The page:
Plagiarism is unacknowledged copying or an attempt to misattribute original authorship, whether of ideas, text or results. As defined by the ORI (Office of Research Integrity), plagiarism can include, "theft or misappropriation of intellectual property and the substantial unattributed textual copying of another's work". Plagiarism can be said to have clearly occurred when large chunks of text have been copy-and-pasted without appropriate and unambiguous attribution. Such manuscripts would not be considered for publication in an Emres journal. Aside from wholesale verbatim reuse of text, due care must be taken to ensure appropriate attribution and citation when paraphrasing and summarising the work of others. "Text recycling" or reuse of parts of text from an author's previous research publication is a form of self-plagiarism. Here too, due caution must be exercised. When reusing text, whether from the author's own publication or that of others, appropriate attribution and citation is necessary to avoid creating a misleading perception of unique contribution for the reader.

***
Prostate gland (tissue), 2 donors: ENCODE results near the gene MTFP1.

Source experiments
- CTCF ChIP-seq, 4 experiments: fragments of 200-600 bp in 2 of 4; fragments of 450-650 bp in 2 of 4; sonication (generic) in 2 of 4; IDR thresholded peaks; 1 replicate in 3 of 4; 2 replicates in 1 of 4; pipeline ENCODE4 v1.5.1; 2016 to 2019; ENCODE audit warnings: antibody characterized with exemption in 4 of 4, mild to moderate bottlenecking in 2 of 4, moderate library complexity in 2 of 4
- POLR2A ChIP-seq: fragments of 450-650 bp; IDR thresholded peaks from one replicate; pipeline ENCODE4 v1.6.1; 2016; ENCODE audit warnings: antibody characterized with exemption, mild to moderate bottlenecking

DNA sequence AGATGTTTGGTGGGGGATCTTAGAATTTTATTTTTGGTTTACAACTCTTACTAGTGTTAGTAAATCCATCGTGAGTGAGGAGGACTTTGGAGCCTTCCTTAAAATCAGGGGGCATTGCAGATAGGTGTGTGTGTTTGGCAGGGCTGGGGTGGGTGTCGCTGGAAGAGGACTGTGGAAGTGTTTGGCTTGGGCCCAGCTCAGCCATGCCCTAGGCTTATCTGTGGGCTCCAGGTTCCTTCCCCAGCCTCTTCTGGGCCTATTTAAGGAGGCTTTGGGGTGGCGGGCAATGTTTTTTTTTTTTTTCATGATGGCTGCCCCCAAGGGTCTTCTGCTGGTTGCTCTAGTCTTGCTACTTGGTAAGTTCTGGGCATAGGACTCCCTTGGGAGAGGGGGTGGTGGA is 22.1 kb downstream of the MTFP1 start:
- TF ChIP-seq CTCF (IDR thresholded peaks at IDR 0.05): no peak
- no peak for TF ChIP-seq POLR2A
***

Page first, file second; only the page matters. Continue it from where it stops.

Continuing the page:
Duplicate publication occurs when an author reuses substantial parts of his or her own published work without providing the appropriate references. This can range from publishing an identical paper in multiple journals, to only adding a small amount of new data to a previously published paper.
Emres journal editors assess all such cases on their individual merits. When plagiarism becomes evident post-publication, we may correct or retract the original publication depending on the degree of plagiarism, context within the published article and its impact on the overall integrity of the published study.